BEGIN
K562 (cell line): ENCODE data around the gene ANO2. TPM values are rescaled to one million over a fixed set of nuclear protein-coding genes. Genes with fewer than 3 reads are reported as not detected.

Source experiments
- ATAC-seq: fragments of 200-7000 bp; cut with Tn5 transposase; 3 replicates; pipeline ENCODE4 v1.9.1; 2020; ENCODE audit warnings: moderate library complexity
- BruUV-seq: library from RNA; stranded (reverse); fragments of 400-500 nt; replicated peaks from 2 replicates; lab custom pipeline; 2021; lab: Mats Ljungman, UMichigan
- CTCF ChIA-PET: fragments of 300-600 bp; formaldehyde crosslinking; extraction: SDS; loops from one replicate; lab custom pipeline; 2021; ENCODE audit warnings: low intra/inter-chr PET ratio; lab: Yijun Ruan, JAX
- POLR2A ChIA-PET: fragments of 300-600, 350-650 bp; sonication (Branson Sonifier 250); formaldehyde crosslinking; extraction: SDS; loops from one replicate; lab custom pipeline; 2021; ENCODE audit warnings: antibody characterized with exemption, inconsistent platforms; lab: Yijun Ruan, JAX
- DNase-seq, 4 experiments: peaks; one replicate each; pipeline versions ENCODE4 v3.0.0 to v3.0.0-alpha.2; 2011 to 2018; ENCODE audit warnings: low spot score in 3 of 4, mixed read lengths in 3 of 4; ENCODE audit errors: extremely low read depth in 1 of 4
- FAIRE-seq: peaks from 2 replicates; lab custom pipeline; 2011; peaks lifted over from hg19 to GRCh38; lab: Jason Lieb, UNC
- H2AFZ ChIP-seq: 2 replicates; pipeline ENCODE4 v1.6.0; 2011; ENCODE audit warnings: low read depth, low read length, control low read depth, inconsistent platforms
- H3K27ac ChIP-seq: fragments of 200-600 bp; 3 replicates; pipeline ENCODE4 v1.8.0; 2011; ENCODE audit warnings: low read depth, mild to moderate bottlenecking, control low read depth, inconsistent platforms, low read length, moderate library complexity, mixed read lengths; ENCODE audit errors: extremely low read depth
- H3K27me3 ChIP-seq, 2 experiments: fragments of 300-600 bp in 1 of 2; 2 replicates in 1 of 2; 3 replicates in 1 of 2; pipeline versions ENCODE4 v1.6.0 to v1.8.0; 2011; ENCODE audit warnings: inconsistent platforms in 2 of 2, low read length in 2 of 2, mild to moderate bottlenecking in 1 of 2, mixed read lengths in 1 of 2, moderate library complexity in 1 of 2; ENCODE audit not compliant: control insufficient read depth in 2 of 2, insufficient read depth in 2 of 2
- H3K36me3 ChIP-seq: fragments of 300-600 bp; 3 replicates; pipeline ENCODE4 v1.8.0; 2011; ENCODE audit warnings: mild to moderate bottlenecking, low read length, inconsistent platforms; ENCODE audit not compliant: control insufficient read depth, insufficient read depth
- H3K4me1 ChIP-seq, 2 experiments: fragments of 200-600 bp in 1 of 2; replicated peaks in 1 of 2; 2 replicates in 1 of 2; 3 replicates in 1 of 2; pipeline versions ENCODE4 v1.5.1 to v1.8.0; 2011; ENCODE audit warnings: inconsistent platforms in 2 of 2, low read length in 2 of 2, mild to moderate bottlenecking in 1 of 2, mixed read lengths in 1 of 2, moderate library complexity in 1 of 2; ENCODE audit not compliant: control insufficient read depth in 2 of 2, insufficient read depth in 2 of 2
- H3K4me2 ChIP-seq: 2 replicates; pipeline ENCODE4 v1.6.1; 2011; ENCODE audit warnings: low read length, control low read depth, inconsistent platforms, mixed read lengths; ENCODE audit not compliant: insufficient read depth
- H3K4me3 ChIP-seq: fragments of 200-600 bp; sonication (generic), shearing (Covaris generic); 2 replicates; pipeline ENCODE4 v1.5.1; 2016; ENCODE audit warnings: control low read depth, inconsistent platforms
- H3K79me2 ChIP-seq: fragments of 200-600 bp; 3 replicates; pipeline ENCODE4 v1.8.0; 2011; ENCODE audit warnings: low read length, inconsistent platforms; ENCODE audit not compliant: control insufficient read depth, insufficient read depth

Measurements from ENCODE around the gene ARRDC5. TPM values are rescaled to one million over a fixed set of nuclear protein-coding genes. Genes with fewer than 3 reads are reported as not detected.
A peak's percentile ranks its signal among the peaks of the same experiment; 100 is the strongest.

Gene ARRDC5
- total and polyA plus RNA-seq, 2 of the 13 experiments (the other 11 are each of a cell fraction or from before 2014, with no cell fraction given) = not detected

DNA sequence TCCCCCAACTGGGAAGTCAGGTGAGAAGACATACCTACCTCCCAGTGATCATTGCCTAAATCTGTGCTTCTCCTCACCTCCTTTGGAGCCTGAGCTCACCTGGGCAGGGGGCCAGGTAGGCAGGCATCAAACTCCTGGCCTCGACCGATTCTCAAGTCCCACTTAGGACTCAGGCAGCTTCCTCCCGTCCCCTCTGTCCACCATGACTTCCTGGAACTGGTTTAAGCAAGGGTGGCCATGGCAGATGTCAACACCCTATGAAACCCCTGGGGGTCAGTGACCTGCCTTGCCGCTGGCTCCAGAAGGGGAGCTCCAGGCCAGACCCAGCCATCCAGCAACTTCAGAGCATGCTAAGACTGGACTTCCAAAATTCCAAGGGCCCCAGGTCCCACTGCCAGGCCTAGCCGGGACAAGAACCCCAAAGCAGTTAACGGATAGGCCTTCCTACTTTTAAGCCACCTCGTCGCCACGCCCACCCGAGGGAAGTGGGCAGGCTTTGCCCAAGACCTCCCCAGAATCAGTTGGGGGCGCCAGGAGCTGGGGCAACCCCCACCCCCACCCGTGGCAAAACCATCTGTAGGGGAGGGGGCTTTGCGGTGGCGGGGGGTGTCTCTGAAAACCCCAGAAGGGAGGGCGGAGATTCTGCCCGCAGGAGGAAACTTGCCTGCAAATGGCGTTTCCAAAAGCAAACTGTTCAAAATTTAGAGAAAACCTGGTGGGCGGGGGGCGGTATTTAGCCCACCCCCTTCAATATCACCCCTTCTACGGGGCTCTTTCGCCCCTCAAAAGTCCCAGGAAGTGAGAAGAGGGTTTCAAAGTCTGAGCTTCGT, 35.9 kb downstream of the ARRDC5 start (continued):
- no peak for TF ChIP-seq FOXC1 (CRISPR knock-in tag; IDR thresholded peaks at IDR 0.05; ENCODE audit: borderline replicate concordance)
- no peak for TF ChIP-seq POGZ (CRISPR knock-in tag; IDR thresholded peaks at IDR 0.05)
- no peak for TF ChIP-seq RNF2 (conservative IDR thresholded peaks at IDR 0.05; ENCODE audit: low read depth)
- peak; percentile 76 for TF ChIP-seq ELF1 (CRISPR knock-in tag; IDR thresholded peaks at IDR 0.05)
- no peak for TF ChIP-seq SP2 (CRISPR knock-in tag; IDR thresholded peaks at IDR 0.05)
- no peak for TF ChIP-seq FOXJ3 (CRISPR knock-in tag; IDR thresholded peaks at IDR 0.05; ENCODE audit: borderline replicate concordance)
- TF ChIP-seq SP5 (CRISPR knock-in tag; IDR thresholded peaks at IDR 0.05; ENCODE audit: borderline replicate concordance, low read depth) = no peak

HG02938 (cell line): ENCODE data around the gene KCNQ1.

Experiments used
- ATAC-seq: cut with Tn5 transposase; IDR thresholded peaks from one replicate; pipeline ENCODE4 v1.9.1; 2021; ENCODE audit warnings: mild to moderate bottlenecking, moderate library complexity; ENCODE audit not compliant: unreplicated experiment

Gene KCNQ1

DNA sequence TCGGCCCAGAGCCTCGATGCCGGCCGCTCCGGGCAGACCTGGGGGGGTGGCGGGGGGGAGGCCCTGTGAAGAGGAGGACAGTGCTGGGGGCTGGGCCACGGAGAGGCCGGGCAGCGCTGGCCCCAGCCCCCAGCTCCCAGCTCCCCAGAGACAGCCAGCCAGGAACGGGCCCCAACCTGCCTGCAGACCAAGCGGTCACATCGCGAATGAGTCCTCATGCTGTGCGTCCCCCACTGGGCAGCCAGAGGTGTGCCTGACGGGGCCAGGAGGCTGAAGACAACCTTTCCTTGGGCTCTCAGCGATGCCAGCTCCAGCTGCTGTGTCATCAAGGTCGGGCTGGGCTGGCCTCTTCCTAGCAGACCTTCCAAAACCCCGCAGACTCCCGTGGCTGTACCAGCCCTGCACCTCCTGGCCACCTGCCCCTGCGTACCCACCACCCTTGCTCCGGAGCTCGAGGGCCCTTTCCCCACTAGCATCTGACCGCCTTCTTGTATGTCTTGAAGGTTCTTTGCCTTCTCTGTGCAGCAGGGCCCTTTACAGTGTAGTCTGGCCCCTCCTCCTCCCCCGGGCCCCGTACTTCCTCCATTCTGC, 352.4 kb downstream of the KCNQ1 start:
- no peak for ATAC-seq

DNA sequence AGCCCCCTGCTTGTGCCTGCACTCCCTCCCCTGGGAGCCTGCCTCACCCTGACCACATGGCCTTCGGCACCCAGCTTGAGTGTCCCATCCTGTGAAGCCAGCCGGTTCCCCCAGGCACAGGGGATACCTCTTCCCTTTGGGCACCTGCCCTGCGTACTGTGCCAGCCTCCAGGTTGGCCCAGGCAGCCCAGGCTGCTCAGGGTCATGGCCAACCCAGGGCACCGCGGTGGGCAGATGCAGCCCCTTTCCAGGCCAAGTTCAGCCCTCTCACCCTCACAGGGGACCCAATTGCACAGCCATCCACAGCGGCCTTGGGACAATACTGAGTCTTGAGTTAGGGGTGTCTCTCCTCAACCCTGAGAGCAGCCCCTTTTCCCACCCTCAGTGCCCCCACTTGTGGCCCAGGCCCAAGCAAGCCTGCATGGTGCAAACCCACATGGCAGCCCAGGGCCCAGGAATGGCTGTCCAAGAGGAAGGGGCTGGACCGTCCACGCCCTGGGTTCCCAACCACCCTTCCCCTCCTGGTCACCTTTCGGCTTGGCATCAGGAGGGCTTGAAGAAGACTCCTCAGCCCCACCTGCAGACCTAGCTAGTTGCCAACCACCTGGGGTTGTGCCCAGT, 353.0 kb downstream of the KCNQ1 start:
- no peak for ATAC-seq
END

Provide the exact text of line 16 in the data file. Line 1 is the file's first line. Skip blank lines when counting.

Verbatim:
- H3K79me2 ChIP-seq: fragments of 200-600 bp; 3 replicates; pipeline ENCODE4 v1.8.0; 2011; ENCODE audit warnings: low read length, inconsistent platforms; ENCODE audit not compliant: control insufficient read depth, insufficient read depth